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K-State Q&A: Texas

Jon has a chat with Barking Carnival's Nickel Rover about this week's K-State/Texas tilt.

Chances we won't see this Saturday: Yeah. Right.
Chances we won't see this Saturday: Yeah. Right.
Brendan Maloney-USA TODAY Sports

It would be easy to take a ton of nasty pot-shots at today's victim -- err, I mean, expert panelist. I mean, when you've gone 10 years without beating another team, there's not a lot you can fight back with... and there's eight other schools in this conference who like few things better than to see Manhattan take Austin down a peg.

But K-State and Texas have a very strange relationship. It's a non-rivalry that's liable to erupt into one once Texas actually wins a game, if K-State turns around and avenges it the following year. Our fanbases have every reason to throw grenades at one another over various issues, and yet we seem to be on the friendliest of terms. And if we're being honest, piling on the Longhorns just seems downright unsporting of me.

After all, they inflict enough suffering on themselves. I don't need to add to it.

So we'll be taking the high road here in our conversation with Nickel Rover from the always awesome Texas blog Barking Carnival, and hopefully we can uncover the answers to some perplexing mysteries.

Jon: The K-State/Texas non-rivalry has been pretty strange, and I don't think I need to explain the truly odd interaction between the two schools' fanbases to anyone bothering to read this. How on earth can we reconcile the clear reality of Longhorn Nation being both painfully self-aware and endearingly self-effacing about the streak with the "arrogant entitled T-sip" stereotype? If it were Tech beating y'all every year, would you be as nice to them? And perhaps more importantly, is the Texas fanbase coiled up like a rattler waiting to exact their revenge when the Horns finally win one?

NR: I can’t speak for every interaction between KSU fans and Texas fans but in my experience KSU fans have always taken great pleasure in dominating our football (and basketball!) teams but just don’t seem to be the kind of folk who are looking to twist the knife in. I sometimes sense a reluctance from KSU fans to really lord it over Texas fans, perhaps like you noted, because we already have such pitiful expressions on our faces.

For myself and other Longhorn fans, the series with KSU has become this semi-amusing phenomenon that we annually watch with the expectation you have when waiting for the other shoe to drop on George Costanza.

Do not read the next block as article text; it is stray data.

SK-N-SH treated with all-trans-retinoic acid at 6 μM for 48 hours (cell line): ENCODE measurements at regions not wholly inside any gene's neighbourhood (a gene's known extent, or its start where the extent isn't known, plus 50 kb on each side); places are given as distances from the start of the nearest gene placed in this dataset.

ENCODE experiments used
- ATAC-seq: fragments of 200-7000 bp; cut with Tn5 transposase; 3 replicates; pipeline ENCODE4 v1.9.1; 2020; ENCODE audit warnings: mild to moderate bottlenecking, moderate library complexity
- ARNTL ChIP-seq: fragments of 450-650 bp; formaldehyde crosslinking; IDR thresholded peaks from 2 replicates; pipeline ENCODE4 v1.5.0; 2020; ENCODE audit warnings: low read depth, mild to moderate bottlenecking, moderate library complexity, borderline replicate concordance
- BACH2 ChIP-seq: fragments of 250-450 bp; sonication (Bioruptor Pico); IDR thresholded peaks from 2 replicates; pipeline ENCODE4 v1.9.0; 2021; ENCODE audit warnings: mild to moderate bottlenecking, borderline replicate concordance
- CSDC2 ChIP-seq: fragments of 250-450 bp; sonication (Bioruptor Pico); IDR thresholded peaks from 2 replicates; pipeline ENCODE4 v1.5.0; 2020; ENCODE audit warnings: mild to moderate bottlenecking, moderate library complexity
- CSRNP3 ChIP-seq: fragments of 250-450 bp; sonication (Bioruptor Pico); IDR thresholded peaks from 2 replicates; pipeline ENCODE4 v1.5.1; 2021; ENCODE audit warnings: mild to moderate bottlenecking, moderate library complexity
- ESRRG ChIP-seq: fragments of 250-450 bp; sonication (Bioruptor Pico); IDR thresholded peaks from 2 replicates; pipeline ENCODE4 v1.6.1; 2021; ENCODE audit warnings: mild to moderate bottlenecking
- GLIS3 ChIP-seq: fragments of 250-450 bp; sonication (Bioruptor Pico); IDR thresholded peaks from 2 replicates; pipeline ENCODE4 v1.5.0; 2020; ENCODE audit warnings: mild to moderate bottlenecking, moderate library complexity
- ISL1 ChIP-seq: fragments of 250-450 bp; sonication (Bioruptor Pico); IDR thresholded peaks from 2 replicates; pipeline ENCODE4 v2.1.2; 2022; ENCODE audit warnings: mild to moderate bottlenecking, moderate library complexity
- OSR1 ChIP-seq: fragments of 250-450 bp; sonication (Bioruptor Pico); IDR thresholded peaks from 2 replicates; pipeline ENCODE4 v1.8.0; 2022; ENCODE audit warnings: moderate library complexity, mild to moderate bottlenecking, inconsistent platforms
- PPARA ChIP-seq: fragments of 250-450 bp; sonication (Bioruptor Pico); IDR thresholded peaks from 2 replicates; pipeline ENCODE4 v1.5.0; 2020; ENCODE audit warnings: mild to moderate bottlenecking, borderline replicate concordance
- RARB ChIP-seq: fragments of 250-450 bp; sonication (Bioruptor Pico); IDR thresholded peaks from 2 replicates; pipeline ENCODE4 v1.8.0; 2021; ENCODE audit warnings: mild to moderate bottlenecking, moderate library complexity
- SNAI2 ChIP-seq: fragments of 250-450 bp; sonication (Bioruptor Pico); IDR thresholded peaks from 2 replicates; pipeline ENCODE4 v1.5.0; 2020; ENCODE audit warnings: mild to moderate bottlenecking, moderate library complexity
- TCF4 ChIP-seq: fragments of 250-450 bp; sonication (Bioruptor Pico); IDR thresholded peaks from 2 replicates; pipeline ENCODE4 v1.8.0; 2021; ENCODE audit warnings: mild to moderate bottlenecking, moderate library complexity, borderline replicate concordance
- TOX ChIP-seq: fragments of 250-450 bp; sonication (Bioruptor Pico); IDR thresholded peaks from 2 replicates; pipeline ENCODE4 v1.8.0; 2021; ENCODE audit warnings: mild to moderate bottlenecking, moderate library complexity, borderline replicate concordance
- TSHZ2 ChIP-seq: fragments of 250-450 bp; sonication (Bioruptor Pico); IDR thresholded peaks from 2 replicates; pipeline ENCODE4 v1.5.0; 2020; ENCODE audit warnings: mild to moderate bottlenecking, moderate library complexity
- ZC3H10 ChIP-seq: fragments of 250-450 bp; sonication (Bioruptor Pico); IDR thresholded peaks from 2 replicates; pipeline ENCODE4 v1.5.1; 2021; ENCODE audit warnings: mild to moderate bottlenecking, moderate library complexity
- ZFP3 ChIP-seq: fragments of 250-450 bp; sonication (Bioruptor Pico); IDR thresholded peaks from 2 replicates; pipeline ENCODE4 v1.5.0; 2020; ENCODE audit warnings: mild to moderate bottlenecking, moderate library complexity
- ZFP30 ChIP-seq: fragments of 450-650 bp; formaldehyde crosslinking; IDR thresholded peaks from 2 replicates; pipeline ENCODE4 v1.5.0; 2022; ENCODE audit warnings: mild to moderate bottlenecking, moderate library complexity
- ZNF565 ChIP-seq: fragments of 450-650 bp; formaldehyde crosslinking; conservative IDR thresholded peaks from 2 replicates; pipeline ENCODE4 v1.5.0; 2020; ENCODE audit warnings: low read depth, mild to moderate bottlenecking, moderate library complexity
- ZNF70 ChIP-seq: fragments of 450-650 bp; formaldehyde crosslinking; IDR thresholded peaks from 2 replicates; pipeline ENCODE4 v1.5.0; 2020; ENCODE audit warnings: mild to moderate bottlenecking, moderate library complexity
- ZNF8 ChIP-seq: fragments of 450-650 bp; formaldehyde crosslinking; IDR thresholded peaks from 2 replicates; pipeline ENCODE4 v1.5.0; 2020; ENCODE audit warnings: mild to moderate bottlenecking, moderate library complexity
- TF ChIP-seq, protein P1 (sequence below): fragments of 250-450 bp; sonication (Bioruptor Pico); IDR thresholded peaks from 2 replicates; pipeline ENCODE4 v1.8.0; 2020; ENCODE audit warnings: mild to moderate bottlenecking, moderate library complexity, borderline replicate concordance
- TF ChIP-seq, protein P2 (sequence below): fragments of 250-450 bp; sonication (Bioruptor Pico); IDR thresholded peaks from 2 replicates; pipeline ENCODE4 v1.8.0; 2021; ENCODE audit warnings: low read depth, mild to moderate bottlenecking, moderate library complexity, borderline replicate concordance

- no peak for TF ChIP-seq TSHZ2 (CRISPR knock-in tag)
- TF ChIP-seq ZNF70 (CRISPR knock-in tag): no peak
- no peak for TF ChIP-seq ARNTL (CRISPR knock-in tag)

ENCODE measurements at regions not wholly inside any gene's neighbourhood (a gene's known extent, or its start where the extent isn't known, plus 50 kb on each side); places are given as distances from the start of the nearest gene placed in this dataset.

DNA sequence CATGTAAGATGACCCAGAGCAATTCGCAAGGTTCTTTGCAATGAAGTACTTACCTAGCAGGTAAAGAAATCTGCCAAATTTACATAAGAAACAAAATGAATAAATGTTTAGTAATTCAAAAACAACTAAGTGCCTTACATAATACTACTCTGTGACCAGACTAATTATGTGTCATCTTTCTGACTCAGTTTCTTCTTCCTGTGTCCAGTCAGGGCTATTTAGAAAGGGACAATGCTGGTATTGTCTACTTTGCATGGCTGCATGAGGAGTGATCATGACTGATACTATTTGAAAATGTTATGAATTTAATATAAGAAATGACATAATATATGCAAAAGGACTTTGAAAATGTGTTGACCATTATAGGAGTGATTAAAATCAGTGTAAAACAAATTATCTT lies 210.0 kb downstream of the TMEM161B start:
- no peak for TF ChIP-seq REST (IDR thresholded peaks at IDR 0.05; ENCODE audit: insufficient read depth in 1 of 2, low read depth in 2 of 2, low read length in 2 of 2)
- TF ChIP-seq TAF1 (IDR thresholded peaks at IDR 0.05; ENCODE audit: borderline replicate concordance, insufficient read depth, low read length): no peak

Many of our fanbase have memories of the KSU series that only go back to the Mack Brown era. Snyder set the tone early on with a 48-7 victory over Mack in 1998. My first Texas vs KSU game was 1999 when you administered a 35-17 beatdown.

I was infuriated in 2006 when you knocked Colt McCoy out of the game and wrecked our chances at a national title and then a conference title as well. When you beat us again in 2007 I remember walking back to my car in a monsoon, hurt and confused while visiting KSU fans looked on at the dejected and soaked Longhorn faithful as if we were Zoo exhibits to be observed but not disturbed.

After the shellacking in 2010 it became clear that there are magical powers at work. So we just accept it as a sad fact of the Mack Brown era.

It would be impossible for Tech fans to enjoy this level of dominance over Texas because they would become so unbearable that it would awaken our players, coaches, and fans to become obsessed with putting them in their place. Or our coaches would have been fired. With KSU, we’ve become so beaten down that all we can do is accept it.

Losing to Texas and putting up with Longhorn fans, which I imagine most KSU fans are unfamiliar with, is like trying to cover the check on a dinner with a rich relative only to see them smile, shake their heads, and insist on paying for it while making a cutting remark about your inferior income. -Nickel Rover

If we beat KSU this year in what is likely Mack’s last season, I think we might all just weep and rejoice as you might after finding a lost child. Then we could settle back into our comfort zone of affected snobbish indifference. Losing to Texas and putting up with Longhorn fans, which I imagine most KSU fans are unfamiliar with, is like trying to cover the check on a dinner with a rich relative only to see them smile, shake their heads, and insist on paying for it while making a cutting remark about your inferior income.

"No really, I can get it/we were really close in the 3rd quarter," you attempt. We shake our heads and smile, "No! We want you to join us in Maui this year/Seriously? We sacked your QB three times in the 4th quarter."

Jon: Over the last couple of weeks, we've seen Mack Brown's situation go from sort of amusing to, sadly, not funny at all anymore -- even to the opposition. Is he already done at the end of the season no matter what, or is there one more domino to fall before the plug gets pulled? And is there anything specific (well, outside of a major scandal) that would see him riding off into the sunset before December even gets here, leaving the mess for someone else to finish cleaning up?

NR: We agree, it is sad. I’m not even angry with Mack or Texas football anymore, just curious to see how bad it gets. I suppose if we won the Big 12 conference like he’s been blathering about he might stay, but the team that has played the last two weeks will struggle to manage bowl eligibility against the Big 12 schedule, and we have clear expectations about what the Cotton Bowl holds for us this season.

Thanks to a Major scandal with Applewhite this offseason that probably disqualifies our Offensive Coordinator from assuming interim duties if Mack were removed, I think the most likely outcome is that Mack rides out the season before stepping down with AD Deloss Dodds. They would then be quickly replaced by a new AD and Head Coach as a quietly prepared plan unfolds.